Ancient and unforgotten, songs of the earlier days, That the elders taught to the young, and at night, in the full of the moon, Garlanded boys and maidens sang together in tune.
Tamatea the placable went with a lingering foot;He sang as loud as a bird, he whistled hoarse as a flute;He broiled in the sun, he breathed in the grateful shadow of trees, In the icy stream of the rivers he waded over the knees;And still in his empty mind crowded, a thousand-fold, The deeds of the strong and the songs of the cunning heroes of old.
And now was he come to a place Taiarapu honoured the most, Where a silent valley of woods debouched on the noisy coast, Spewing a level river. There was a haunt of Pai. (2)There, in his potent youth, when his parents drove him to die, Honoura lived like a beast, lacking the lamp and the fire, Washed by the rains of the trade and clotting his hair in the mire;And there, so mighty his hands, he bent the tree to his foot -So keen the spur of his hunger, he plucked it naked of fruit.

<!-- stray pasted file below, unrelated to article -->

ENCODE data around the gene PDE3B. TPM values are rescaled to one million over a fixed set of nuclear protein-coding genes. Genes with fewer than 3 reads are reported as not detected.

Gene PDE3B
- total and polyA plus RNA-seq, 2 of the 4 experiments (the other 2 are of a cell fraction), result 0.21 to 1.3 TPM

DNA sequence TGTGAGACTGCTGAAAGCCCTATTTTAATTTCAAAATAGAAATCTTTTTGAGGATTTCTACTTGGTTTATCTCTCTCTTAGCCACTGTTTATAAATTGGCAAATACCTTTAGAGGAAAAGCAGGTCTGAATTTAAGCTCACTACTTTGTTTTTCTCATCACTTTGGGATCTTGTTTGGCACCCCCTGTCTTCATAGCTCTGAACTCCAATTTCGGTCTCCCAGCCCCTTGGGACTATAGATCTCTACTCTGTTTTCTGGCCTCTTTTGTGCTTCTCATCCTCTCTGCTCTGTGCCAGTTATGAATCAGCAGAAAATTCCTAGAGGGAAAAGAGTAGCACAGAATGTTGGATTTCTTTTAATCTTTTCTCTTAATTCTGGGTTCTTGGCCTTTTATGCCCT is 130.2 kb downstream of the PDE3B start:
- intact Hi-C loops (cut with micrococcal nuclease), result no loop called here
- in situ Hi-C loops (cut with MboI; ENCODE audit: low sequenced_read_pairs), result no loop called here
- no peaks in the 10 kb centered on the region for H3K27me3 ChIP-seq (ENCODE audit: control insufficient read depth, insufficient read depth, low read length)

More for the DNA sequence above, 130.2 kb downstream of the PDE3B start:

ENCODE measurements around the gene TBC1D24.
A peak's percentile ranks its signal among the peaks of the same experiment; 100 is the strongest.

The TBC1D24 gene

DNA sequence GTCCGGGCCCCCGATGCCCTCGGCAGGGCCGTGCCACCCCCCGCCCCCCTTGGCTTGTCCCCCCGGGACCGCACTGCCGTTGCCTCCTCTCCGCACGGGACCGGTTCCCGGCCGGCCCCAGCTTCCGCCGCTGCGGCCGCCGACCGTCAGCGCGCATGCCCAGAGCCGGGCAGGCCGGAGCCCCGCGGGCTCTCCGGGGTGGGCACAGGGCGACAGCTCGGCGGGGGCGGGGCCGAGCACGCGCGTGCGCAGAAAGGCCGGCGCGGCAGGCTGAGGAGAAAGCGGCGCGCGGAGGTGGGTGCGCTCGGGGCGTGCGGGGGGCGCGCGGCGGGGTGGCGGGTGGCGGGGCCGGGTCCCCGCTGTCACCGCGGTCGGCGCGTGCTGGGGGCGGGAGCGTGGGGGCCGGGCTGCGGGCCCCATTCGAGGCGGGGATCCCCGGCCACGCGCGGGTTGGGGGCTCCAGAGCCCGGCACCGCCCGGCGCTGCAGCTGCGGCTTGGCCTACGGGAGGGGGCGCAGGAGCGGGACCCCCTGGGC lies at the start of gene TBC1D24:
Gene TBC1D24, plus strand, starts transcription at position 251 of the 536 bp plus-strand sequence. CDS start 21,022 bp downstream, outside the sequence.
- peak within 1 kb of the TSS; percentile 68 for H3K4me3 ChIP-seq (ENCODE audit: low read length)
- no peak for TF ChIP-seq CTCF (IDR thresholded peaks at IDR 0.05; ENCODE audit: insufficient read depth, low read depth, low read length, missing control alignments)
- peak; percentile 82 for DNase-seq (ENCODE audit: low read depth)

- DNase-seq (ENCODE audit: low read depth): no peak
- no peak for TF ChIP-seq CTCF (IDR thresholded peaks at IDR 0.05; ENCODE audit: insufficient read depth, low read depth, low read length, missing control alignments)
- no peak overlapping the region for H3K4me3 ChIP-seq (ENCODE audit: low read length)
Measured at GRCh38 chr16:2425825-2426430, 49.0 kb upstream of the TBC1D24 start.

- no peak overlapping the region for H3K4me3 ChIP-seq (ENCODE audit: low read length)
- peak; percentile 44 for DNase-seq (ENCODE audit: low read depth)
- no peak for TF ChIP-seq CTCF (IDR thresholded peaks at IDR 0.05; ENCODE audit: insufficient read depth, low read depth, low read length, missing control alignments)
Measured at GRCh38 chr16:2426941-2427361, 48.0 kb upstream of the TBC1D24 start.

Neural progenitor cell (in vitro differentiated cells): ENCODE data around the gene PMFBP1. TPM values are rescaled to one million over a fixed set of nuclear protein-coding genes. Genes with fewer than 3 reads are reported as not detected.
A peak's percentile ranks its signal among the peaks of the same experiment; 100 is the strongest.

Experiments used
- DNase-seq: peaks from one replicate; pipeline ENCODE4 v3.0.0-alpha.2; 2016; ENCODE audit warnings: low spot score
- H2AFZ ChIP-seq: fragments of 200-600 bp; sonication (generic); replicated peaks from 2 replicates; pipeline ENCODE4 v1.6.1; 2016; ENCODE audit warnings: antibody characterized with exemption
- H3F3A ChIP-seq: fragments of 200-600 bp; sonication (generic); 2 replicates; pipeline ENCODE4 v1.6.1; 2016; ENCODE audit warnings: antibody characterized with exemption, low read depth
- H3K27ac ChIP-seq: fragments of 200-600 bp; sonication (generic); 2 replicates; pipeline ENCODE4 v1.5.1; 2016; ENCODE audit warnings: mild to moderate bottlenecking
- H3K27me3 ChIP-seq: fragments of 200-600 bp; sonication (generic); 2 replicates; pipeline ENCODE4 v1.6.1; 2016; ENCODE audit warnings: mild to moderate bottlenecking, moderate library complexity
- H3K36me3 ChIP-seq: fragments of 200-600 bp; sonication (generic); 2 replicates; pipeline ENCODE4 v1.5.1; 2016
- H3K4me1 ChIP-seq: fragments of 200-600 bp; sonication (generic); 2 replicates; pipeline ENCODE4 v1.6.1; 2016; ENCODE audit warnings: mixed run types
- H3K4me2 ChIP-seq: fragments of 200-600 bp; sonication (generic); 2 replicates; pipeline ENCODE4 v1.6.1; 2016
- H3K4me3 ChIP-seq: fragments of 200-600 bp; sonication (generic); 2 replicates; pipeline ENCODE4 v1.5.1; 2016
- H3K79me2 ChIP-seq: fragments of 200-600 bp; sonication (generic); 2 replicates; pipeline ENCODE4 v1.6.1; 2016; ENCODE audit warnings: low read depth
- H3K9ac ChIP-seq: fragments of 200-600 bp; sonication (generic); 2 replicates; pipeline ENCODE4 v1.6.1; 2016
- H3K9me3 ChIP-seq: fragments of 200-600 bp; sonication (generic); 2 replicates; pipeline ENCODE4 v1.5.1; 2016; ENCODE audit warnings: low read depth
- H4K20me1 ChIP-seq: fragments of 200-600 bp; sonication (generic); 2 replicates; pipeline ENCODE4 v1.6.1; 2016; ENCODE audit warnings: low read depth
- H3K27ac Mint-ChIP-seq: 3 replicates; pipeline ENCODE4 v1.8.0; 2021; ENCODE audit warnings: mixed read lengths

There, as she pondered the clouds for the shadow of coming ills, Ahupu, the woman of song, walked on high on the hills.
Of these was Rahero sprung, a man of a godly race;And inherited cunning of spirit and beauty of body and face.
Of yore in his youth, as an aito, Rahero wandered the land, Delighting maids with his tongue, smiting men with his hand.
Famous he was in his youth; but before the midst of his life Paused, and fashioned a song of farewell to glory and strife.
HOUSE OF MINE (IT WENT), HOUSE UPON THE SEA, BELOV'D OF ALL MY FATHERS, MORE BELOV'D BY ME!
VALE OF THE STRONG HONOURA, DEEP RAVINE OF PAI, AGAIN IN YOUR WOODY SUMMITS I HEAR THE TRADE-WIND CRY.
HOUSE OF MINE, IN YOUR WALLS, STRONG SOUNDS THE SEA, OF ALL SOUNDS ON EARTH, DEAREST SOUND TO ME.
I HAVE HEARD THE APPLAUSE OF MEN, I HAVE HEARD IT ARISE AND DIE:
SWEETER NOW IN MY HOUSE I HEAR THE TRADE-WIND CRY.
These were the words of his singing, other the thought of his heart;For secret desire of glory vexed him, dwelling apart.